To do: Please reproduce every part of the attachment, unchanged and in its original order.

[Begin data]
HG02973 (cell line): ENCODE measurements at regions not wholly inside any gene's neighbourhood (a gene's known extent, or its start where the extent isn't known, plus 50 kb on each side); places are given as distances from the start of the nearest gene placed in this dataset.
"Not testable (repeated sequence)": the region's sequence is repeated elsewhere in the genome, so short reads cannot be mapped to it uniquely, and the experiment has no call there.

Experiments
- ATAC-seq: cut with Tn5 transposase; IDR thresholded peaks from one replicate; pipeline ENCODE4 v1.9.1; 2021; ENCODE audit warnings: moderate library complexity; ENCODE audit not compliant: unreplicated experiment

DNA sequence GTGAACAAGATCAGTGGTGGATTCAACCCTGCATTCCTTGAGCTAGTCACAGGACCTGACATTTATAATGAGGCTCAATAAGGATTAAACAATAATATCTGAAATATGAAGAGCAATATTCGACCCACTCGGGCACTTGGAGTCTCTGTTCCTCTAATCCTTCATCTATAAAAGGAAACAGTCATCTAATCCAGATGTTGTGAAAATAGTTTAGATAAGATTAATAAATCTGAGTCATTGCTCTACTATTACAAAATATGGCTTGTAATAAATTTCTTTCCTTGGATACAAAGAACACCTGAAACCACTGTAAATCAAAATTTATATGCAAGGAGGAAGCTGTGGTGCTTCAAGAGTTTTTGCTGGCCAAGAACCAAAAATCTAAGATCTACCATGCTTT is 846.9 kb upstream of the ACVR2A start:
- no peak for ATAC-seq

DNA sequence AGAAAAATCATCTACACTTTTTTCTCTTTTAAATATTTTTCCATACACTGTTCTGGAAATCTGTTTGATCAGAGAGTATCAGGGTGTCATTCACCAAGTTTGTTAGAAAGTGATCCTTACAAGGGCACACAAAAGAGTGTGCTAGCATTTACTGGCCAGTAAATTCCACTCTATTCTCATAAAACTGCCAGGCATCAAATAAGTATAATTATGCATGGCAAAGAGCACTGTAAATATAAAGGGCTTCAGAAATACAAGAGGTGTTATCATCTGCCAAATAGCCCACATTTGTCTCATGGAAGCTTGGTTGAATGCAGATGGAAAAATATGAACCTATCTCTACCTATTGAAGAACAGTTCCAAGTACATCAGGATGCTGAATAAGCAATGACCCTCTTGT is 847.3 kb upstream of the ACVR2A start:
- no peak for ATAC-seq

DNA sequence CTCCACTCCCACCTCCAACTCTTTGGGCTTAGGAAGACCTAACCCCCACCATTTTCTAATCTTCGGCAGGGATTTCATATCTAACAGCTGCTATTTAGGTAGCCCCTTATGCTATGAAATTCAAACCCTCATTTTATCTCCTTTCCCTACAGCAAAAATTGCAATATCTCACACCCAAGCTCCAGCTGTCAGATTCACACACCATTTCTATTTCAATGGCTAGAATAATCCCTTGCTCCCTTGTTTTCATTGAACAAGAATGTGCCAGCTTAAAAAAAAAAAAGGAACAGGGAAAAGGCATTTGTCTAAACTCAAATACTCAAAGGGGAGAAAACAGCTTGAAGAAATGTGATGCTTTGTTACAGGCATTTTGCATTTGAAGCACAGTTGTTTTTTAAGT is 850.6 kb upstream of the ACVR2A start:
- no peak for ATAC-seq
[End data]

HG02973 (cell line): ENCODE measurements at regions not wholly inside any gene's neighbourhood (a gene's known extent, or its start where the extent isn't known, plus 50 kb on each side); places are given as distances from the start of the nearest gene placed in this dataset.
"Not testable (repeated sequence)": the region's sequence is repeated elsewhere in the genome, so short reads cannot be mapped to it uniquely, and the experiment has no call there.

Experiments
- ATAC-seq: cut with Tn5 transposase; IDR thresholded peaks from one replicate; pipeline ENCODE4 v1.9.1; 2021; ENCODE audit warnings: moderate library complexity; ENCODE audit not compliant: unreplicated experiment

DNA sequence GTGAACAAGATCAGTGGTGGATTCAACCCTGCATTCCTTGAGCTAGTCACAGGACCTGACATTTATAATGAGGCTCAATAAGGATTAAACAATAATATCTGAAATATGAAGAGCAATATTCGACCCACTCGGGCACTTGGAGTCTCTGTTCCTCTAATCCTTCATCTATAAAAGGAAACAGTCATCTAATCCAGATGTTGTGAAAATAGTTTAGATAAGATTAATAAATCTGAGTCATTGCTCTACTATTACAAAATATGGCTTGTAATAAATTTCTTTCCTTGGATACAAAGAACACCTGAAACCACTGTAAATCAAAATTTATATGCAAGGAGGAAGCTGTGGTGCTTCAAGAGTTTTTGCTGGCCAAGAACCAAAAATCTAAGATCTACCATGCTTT is 846.9 kb upstream of the ACVR2A start:
- no peak for ATAC-seq

DNA sequence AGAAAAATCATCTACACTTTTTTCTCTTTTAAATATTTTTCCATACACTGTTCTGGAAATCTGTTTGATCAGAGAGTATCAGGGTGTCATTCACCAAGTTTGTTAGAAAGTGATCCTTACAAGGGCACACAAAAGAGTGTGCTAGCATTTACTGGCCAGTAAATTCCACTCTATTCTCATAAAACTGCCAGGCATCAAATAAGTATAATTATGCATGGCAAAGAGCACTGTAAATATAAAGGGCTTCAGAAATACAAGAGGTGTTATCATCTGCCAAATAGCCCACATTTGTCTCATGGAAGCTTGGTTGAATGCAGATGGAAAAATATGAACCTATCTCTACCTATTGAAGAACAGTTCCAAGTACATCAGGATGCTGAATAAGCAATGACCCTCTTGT is 847.3 kb upstream of the ACVR2A start:
- no peak for ATAC-seq

DNA sequence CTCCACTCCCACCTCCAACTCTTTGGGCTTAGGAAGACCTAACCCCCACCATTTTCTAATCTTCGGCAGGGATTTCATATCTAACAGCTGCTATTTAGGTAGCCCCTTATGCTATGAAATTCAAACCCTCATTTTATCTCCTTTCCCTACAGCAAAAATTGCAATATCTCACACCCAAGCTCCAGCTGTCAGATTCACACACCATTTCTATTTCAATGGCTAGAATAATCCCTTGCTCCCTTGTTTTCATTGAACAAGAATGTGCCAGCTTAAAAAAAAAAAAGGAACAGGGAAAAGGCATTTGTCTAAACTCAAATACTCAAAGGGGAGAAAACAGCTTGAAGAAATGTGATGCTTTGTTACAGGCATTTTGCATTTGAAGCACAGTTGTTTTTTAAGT is 850.6 kb upstream of the ACVR2A start:
- no peak for ATAC-seq